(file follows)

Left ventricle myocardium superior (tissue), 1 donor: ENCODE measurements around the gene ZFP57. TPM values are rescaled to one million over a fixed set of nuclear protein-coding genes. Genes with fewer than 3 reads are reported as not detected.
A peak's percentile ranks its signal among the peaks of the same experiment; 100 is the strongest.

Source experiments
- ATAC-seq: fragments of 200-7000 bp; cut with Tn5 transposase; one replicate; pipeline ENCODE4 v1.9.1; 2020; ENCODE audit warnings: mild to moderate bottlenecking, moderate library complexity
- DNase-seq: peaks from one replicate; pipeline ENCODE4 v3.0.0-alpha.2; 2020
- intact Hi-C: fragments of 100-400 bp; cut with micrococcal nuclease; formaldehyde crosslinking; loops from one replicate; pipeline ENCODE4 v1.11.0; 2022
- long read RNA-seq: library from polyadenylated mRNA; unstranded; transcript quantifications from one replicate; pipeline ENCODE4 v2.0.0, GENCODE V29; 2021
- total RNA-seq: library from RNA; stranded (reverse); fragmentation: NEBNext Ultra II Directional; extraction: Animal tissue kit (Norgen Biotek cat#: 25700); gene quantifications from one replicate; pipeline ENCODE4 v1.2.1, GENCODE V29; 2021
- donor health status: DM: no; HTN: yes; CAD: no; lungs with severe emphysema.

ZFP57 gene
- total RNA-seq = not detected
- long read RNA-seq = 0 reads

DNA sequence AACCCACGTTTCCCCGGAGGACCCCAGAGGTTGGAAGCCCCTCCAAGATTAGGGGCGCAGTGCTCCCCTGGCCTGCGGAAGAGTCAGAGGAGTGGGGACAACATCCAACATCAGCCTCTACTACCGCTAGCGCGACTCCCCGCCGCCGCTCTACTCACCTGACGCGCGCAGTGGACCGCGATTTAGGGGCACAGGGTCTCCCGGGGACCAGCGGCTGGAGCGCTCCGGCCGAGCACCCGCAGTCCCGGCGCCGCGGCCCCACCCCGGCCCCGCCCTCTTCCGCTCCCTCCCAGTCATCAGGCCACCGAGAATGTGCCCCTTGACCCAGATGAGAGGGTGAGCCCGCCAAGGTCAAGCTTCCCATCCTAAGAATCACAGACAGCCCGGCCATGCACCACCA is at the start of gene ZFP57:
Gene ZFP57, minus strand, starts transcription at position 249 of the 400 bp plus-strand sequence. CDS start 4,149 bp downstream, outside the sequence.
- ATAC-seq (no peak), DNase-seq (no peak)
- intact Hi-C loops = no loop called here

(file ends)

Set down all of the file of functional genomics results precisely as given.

Left ventricle myocardium superior (tissue), 1 donor: ENCODE measurements around the gene ZFP57. TPM values are rescaled to one million over a fixed set of nuclear protein-coding genes. Genes with fewer than 3 reads are reported as not detected.
A peak's percentile ranks its signal among the peaks of the same experiment; 100 is the strongest.

Source experiments
- ATAC-seq: fragments of 200-7000 bp; cut with Tn5 transposase; one replicate; pipeline ENCODE4 v1.9.1; 2020; ENCODE audit warnings: mild to moderate bottlenecking, moderate library complexity
- DNase-seq: peaks from one replicate; pipeline ENCODE4 v3.0.0-alpha.2; 2020
- intact Hi-C: fragments of 100-400 bp; cut with micrococcal nuclease; formaldehyde crosslinking; loops from one replicate; pipeline ENCODE4 v1.11.0; 2022
- long read RNA-seq: library from polyadenylated mRNA; unstranded; transcript quantifications from one replicate; pipeline ENCODE4 v2.0.0, GENCODE V29; 2021
- total RNA-seq: library from RNA; stranded (reverse); fragmentation: NEBNext Ultra II Directional; extraction: Animal tissue kit (Norgen Biotek cat#: 25700); gene quantifications from one replicate; pipeline ENCODE4 v1.2.1, GENCODE V29; 2021
- donor health status: DM: no; HTN: yes; CAD: no; lungs with severe emphysema.

ZFP57 gene
- total RNA-seq = not detected
- long read RNA-seq = 0 reads

DNA sequence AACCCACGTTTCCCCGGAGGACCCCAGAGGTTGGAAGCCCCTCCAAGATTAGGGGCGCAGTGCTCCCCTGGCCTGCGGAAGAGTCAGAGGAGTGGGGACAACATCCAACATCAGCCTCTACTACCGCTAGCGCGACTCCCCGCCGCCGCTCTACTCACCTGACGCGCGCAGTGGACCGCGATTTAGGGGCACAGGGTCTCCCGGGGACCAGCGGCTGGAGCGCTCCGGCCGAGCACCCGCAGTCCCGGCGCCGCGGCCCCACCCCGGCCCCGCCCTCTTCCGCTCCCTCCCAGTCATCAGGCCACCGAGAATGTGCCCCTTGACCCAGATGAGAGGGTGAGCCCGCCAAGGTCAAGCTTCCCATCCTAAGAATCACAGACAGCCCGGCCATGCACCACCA is at the start of gene ZFP57:
Gene ZFP57, minus strand, starts transcription at position 249 of the 400 bp plus-strand sequence. CDS start 4,149 bp downstream, outside the sequence.
- ATAC-seq (no peak), DNase-seq (no peak)
- intact Hi-C loops = no loop called here